Cowichan Lake Salmonid Enhancement Society president Bob Crandall feeds the local hatchery's fish.

Cowichan Lake Salmonid Enhancement Society president Bob Crandall feeds the local hatchery's fish.

Helping out our fishy friends at Cowichan Lake

Keeping fish populations in the Cowichan Lake and River high isn’t easy work.

  • Apr. 11, 2011 9:00 a.m.

Keeping fish populations in the Cowichan Lake and River high isn’t easy work.

Local members of the Lake Cowichan Salmonid Enhancement Society know this fact well, as they spend year after year working on building up fish populations.

The group met most recently a couple weeks ago for their Annual General Meeting, during which time member Bob Crandall was named president.

Crandall brings to his position a history of environmental engineering and advocacy.

Last year, he spent some time with local school students, who he taught the importance of keeping storm water drains free of chemicals.

He also facilitated a visit by Palsson Elementary School students to the local fish hatchery, where they learned the life cycle of local fish.

The main goal for this coming year is increasing the number of broodstock.

“We want to se an increase. A lot larger number of chum,” he said.

The brood stock program involves local fishermen, who catch chum and coho, with the Salmonid Enhancement Society then taking them and extracting their eggs and milt.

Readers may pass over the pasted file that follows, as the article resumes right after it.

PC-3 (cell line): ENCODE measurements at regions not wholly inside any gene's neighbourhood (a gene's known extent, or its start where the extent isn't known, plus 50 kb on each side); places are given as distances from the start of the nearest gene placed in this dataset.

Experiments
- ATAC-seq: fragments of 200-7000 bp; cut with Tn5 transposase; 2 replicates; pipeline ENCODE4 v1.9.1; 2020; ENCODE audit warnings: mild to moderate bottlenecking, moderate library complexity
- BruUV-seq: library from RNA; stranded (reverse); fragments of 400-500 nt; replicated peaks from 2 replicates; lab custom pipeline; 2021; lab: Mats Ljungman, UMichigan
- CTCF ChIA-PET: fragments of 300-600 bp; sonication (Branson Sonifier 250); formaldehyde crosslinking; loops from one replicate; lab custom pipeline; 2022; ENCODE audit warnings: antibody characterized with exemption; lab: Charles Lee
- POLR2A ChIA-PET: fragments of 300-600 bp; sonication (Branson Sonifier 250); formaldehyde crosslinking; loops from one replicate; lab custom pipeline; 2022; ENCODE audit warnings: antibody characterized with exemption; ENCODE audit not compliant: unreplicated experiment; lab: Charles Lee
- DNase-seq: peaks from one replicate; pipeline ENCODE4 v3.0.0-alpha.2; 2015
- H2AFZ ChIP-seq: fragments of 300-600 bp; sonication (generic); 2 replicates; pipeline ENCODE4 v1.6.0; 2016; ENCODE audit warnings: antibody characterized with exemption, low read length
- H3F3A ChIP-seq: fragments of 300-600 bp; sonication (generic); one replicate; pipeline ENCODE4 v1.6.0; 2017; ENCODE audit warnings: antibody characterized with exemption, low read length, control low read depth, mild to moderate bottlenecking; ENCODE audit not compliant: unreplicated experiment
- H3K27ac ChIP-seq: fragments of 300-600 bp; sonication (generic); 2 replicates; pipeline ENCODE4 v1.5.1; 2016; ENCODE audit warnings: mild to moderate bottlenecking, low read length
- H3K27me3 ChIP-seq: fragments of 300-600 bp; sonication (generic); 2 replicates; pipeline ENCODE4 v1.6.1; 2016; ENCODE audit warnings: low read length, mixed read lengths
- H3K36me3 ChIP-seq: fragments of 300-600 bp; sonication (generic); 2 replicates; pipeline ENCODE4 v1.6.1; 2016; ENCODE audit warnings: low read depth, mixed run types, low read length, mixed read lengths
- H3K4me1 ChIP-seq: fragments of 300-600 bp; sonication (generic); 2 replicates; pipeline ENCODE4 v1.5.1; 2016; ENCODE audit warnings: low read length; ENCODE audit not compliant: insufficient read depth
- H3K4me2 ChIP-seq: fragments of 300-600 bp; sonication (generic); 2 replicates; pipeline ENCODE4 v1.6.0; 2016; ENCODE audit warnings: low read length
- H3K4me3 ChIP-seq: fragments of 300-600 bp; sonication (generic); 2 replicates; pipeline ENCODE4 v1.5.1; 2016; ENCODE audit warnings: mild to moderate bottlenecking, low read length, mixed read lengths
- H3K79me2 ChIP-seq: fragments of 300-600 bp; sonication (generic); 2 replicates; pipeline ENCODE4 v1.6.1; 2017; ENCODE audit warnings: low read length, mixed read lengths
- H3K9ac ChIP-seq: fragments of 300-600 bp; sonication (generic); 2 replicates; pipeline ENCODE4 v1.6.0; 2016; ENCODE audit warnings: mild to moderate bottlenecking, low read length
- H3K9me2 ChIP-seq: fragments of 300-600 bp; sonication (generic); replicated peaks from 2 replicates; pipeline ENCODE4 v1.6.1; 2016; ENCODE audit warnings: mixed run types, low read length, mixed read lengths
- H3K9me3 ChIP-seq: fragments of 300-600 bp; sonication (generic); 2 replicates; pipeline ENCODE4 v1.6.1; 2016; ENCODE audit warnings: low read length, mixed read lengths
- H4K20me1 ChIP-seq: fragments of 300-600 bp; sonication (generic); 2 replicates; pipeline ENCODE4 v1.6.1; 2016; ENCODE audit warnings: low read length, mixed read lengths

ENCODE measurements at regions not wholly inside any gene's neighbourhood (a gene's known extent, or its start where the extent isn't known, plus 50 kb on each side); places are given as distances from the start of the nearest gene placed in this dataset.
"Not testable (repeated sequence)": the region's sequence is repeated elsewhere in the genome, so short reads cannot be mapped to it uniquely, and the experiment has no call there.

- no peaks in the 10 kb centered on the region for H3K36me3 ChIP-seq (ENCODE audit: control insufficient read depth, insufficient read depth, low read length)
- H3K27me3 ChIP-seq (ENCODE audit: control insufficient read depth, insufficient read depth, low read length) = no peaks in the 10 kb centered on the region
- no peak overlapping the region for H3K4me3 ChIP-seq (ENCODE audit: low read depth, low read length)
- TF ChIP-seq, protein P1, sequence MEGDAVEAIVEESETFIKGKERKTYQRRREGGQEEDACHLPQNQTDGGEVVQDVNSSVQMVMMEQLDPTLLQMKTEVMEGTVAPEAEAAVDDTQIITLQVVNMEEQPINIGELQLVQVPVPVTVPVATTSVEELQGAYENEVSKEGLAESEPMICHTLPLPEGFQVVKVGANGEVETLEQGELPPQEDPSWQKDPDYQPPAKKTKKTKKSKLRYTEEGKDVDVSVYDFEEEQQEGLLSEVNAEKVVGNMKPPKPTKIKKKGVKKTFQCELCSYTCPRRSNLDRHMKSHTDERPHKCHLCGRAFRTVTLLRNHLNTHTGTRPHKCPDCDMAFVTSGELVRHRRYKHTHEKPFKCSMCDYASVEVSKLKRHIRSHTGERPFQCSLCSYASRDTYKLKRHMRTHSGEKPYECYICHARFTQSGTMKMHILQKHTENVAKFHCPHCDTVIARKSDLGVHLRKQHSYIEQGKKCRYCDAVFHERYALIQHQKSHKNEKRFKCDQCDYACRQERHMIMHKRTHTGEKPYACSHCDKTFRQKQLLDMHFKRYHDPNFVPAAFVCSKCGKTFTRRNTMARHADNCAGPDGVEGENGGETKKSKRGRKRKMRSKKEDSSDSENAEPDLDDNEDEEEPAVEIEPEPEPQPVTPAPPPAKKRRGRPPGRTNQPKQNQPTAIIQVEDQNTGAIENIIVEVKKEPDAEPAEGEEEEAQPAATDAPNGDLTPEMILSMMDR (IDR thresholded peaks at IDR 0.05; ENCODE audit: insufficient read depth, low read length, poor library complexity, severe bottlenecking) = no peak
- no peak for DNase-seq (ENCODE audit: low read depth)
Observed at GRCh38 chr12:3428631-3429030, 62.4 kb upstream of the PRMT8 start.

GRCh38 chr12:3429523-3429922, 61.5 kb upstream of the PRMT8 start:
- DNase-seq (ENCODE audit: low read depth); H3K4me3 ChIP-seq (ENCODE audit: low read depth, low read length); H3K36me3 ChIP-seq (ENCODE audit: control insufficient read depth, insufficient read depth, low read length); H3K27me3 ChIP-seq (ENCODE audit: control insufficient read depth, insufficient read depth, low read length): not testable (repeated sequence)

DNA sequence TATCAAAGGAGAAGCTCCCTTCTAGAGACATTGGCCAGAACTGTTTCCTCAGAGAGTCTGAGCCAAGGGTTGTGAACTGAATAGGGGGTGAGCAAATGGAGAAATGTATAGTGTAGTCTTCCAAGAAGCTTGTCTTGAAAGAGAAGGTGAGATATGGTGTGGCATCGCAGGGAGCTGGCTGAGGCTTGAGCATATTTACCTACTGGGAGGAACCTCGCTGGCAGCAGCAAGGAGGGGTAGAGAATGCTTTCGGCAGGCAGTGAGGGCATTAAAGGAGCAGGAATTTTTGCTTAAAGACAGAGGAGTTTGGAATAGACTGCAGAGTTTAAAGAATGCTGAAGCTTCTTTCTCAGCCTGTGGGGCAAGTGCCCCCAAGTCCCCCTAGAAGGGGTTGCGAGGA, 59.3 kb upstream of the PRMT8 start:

This year, the society aims to have 400,000 chum and 25,000 coho eggs fertilized, versus last year’s 33,220 chum and 26,900 coho.

This is quite the jump in chum, Crandall noted.

According to past president Frank Sutherland, 2010 chum numbers were low both here and at Goldstream near Victoria. However, the 2011 chum run this fall is expected to return to the normal level and the Lake Cowichan hatchery anticipates that it will benefit.

Last year’s fish should be ready for release into various local streams within the next four to six weeks, Crandall said.

“We’re just starting to do the feeding now,” he said, of the tiny fish.

Creeks are selected based on how early they dry up, so as to prevent fish from becoming stranded.

This idea is closely related to the society’s fry salvage program, wherein they transport stranded fish out of drying-up creek beds.

Another major goal this year will be side channel improvements. Robertson’s River at Honeymoon Bay is a good example of a success story.

The area was dug out deeper, allowing a greater number of coho and chum to spawn there.

Using biologist Ted Burns’ evaluation of various side channels and creeks, a priority list of waterways will be determined, and worked upon.

The society also hopes to continue working with local children, and toward other educational components.

One thing that will benefit the society this year is a vastly increased membership, thanks in part to their presence at last fall’s Salmon and Mushroom Festival.

“Lots of new members gave a breath of new life to the Salmonid Enhancement Society,” Crandall said.

It’s a relief, he added, as one year ago, a lack of new faces worried some members that the society would have to close down.

That’s no longer as strong a worry, Crandalls said.

Prospective members can call the society at 749-0119.